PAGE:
Dog Gut Health + How to Improve Your Dog’s Gut Microbiome | PetPlate

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Dog Gut Health + How to Improve Your Dog’s Gut Microbiome

Most dogs don’t let us forget the importance of the belly—rubbin’ it and fillin’ it. But your dog’s digestive system does more than turn food into fuel in order to power zoomies! Keeping it happy and functioning efficiently can impact everything from your dog’s joint health to their mood to the tear stains below their eyes.

While research is still very much in the puppy stage on the connection between a dog’s gut and the rest of their systems, it’s already clear that keeping the belly of the beast healthy is key to overall health. Read on to learn more—and what you can do to help keep your dog’s gut happy.

What Is Gut Health And The Gut Microbiome?

4 belly rubLike our gut, the dog’s gut is filled with trillions of tiny critters like bacteria, fungi, protozoa and viruses, microbes that make up a community called the microbiome. There are about 10 times more organisms in the intestinal tract than total cells in a dog’s body—and they’re busy.

In a healthy gut, the “good” bacteria keep the “bad” bacteria in check. They help with digestion and nutrient absorption. They help synthesize vitamins. They are linked to inflammation. And they have a profound impact on immunity—80% of a dog’s immune system resides in the gut. That’s true for humans as well.

“Dog and human microbiomes are surprisingly very similar,” says Dan Su, MS, DVM, DACVIM, a board certified veterinary nutritionist at BSM Partners. The two species have been living, eating and co-evolving together since the Paleolithic era, so it’s natural for them to have similar bacteria in their microbiomes.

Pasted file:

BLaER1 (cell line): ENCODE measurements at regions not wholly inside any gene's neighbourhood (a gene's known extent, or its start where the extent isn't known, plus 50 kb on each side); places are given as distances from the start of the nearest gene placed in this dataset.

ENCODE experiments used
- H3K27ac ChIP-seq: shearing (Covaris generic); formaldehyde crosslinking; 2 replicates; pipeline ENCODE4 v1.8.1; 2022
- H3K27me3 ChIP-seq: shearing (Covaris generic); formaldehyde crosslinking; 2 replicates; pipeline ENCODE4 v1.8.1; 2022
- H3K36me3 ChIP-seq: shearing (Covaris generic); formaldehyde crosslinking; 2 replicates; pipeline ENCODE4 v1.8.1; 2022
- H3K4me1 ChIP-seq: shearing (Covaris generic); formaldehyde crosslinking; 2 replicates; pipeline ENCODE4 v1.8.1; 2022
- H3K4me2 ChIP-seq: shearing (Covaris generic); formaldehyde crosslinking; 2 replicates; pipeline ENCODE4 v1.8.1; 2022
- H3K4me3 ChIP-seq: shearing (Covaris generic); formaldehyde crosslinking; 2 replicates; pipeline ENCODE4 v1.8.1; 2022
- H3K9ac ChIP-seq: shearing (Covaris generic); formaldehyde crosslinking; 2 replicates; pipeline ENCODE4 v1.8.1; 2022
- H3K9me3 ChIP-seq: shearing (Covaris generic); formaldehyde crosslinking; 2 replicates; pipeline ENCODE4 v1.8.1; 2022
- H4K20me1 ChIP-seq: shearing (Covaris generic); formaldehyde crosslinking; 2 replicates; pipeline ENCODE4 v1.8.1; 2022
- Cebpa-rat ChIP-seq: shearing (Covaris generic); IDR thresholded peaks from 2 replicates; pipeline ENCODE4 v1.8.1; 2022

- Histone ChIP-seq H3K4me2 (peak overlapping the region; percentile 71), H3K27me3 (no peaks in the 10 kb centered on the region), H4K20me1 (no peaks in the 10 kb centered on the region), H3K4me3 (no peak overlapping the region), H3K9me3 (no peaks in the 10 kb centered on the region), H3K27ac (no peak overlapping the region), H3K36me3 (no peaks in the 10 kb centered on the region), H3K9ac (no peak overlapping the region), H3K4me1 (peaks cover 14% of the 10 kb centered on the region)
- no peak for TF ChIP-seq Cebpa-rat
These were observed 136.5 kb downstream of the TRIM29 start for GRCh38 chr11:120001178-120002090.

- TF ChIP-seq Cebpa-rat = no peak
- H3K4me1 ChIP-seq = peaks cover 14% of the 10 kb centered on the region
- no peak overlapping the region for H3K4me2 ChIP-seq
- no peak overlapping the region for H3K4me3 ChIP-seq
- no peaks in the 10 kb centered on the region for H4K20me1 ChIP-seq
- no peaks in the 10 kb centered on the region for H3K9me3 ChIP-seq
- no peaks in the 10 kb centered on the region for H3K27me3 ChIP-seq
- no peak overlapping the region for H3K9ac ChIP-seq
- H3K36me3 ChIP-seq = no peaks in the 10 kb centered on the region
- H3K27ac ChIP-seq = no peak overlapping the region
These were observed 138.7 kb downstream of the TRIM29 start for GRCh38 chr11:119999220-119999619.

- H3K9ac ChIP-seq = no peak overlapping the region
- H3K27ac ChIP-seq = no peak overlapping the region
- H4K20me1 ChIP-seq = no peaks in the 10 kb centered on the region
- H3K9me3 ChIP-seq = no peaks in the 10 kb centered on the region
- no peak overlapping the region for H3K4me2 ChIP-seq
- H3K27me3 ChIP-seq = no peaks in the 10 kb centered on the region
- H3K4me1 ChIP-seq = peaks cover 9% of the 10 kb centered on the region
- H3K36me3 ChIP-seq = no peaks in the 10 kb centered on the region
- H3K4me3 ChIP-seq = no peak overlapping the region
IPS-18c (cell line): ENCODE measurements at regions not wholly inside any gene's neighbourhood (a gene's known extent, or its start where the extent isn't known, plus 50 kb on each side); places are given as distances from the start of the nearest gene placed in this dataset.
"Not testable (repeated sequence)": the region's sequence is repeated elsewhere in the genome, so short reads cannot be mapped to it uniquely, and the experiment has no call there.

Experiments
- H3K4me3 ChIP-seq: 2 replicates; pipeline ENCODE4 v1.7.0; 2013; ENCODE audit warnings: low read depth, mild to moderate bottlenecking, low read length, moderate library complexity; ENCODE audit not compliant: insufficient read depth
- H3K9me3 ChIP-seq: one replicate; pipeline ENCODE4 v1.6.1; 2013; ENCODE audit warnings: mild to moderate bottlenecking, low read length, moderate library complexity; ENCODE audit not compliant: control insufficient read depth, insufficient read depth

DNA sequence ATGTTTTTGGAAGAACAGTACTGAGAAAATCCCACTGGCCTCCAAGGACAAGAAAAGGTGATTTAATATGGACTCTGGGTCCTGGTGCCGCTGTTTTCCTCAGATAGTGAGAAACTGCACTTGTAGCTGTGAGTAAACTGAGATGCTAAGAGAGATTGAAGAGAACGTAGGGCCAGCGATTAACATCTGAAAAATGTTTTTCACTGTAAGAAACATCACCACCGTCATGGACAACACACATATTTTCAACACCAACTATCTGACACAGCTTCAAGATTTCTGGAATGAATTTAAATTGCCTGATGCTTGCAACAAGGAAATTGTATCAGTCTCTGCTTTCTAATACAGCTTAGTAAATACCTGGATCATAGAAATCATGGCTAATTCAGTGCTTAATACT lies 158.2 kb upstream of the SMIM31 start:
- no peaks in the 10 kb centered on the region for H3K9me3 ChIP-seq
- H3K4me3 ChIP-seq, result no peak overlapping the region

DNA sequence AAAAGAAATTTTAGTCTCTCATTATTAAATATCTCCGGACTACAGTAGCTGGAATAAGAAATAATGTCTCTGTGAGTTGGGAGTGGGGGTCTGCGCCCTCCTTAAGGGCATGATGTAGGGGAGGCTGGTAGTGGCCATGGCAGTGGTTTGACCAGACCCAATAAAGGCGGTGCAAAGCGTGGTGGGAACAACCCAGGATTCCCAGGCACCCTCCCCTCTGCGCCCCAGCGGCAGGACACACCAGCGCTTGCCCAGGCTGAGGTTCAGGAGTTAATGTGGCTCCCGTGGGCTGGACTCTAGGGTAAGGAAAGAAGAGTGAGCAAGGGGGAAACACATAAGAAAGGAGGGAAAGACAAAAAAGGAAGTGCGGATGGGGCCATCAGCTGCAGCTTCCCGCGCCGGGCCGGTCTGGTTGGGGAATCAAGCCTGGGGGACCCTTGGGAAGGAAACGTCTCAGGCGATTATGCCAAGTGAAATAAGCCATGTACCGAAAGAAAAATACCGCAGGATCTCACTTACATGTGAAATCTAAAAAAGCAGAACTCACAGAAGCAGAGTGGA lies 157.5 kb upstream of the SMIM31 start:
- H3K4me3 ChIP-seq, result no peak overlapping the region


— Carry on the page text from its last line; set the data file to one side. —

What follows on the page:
“They’re made up of the very same bacterial species,” continues Su. “The difference is in the strain level.”

In recent years, buzz around the human microbiome has gotten louder as more research revealed connections between gut health and issues from mood and sleep to metabolism and cognition. Technologic advances empowered scientists to take a closer look at all these microbes and they were stunned by the complexity, according to Morris Animal Foundation, which has been conducting microbiome research on a number of different animal species. The number of human microbiome studies exploded.

And more and more of those studies suggest that the composition of the gut microbiome has a tremendous effect on overall health beyond the gastrointestinal tract. Human studies have demonstrated that many diseases seem to be influenced by microorganisms living in the gut, including autoimmune diseases, mental disorders and cancer.

“Canine science in this area is still in its infancy,” stresses Su, and the potential is exciting. Especially as the similarity between dog and human microbiomes could mean more research investment by firms seeking information about the power of the human gut, that could end up yielding results used to help dogs too.

The Importance of Gut Health for Dogs


When the balance of good and bad bacteria is maintained in a healthy microbiome, it’s able to help keep the body’s other systems running smoothly. “The gut is constantly sending neurons and hormones to deliver information to the brain, and vice versa, in what’s known as the gut-brain axis,” says Su. “It’s the communication system between the microbiome and the brain.”